28 Sep VIDEO: Here’s Why The Bank Of Ghana Is Taking GHC1 And GHC2 Notes Out Of The System
The Governor of the Bank of Ghana Dr Ernest Addison has announced that the GHC 1 and the GHC 2 commemorative notes would soon be phased out from the system.
He said this during the 102nd Monetary Policy Committee (MPC) press conference in Accra on Monday 27th September.
Dr Addison said: “Both the GHC1 note and the GHC2 note would eventually be phased out because they are not cost-effective in terms of the printing cost.
“[These are] notes that circulate very widely, and they come back very torn and soiled and they are very difficult for our currency processing machines to process …”
He added, “We have bales and bales of GHC1 notes that we are not able to process. So the view for the longer term is to more or less get out of the GHC1 and GHC2 notes and use the GHC1 and GHC2 coins. You will recall that this is a note [GHC2] that was issued as a commemorative note … Commemorative notes are not notes that you continue to print.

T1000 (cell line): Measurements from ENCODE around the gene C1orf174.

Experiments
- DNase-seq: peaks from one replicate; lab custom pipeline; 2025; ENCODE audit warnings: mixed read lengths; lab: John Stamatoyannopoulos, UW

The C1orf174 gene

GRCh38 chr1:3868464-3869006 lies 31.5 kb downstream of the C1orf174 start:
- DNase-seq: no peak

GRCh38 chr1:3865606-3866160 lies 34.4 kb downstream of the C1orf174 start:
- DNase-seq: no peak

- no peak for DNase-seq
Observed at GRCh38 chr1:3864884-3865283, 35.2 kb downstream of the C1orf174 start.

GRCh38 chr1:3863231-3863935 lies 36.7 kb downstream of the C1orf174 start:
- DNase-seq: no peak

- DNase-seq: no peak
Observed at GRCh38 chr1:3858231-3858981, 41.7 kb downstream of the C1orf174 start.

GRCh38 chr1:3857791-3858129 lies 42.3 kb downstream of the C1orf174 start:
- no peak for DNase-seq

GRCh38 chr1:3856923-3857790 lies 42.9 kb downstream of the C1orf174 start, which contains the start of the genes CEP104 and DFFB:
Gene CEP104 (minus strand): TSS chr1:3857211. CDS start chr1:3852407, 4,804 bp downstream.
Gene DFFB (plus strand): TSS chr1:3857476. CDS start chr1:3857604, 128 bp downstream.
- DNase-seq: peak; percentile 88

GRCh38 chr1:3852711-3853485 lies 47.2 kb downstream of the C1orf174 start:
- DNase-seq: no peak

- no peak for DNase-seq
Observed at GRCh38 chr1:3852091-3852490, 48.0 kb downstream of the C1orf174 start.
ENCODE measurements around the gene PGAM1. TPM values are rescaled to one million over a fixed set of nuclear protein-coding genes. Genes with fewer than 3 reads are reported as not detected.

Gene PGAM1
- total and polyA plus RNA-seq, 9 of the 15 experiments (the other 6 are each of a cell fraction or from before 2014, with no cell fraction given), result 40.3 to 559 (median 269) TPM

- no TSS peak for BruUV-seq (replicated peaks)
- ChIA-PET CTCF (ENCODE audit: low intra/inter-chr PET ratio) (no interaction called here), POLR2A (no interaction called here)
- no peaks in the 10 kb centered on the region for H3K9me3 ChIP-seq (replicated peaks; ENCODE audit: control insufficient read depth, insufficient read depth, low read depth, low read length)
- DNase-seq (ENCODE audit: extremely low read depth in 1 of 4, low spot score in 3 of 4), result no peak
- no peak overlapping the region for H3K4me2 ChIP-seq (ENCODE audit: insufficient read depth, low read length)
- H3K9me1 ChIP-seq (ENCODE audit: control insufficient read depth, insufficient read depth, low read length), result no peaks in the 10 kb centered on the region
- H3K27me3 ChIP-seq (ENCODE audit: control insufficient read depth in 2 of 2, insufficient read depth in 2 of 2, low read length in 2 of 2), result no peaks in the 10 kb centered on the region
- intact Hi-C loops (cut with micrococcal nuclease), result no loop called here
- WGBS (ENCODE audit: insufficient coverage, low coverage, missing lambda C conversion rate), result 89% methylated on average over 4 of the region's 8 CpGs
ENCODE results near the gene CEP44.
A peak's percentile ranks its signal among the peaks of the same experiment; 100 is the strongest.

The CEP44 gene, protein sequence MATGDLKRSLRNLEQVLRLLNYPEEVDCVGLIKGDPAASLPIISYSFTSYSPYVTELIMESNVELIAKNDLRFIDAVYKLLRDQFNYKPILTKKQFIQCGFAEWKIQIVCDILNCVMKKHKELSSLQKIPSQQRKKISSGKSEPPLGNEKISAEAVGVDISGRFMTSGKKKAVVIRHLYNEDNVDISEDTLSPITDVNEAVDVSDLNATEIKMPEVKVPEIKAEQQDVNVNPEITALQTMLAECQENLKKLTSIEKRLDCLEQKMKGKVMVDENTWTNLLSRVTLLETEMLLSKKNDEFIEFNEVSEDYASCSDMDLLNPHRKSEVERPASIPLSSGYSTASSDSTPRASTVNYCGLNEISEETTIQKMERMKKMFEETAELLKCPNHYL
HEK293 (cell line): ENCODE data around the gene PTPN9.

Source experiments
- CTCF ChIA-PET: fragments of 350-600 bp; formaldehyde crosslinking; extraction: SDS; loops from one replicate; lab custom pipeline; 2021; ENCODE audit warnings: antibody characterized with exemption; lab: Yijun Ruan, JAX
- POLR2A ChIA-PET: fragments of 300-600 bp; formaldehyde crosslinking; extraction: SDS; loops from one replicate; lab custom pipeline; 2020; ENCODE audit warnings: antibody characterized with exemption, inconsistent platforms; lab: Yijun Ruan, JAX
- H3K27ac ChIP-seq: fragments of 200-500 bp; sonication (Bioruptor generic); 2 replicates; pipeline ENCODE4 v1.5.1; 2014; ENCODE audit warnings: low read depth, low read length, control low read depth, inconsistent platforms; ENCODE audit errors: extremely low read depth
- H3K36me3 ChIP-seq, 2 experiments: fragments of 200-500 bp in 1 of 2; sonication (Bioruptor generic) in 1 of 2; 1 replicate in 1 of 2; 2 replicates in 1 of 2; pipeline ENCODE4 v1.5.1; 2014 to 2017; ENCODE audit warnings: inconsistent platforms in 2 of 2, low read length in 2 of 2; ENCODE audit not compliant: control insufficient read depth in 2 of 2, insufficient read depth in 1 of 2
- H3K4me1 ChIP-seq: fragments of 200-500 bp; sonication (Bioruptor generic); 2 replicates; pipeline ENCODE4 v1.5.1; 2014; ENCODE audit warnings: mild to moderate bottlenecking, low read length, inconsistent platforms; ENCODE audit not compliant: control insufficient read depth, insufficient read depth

“And, therefore, what we have done in the last two years is to introduce the GHC2 coin. You would expect that, eventually, it would more or less play the role that the GHC2 note is playing.”
Regarding the performance of the local currency, he said the Ghana Cedi has performed strongly with a year-to-date depreciation of 1.8 percent.
The country’s higher sovereign spread has not shifted foreign investor behaviour as net monthly purchases of securities on both the debt and equity markets remain relatively favourable.
“In the outlook, rising interest rates in advanced economies on account of tapering may pose some risks.
“However, the strong reserve build-up and foreign exchange inflows from the recent SDR allocation and the expected syndicated cocoa loan proceeds should help to cushion currency pressures in the near-term.”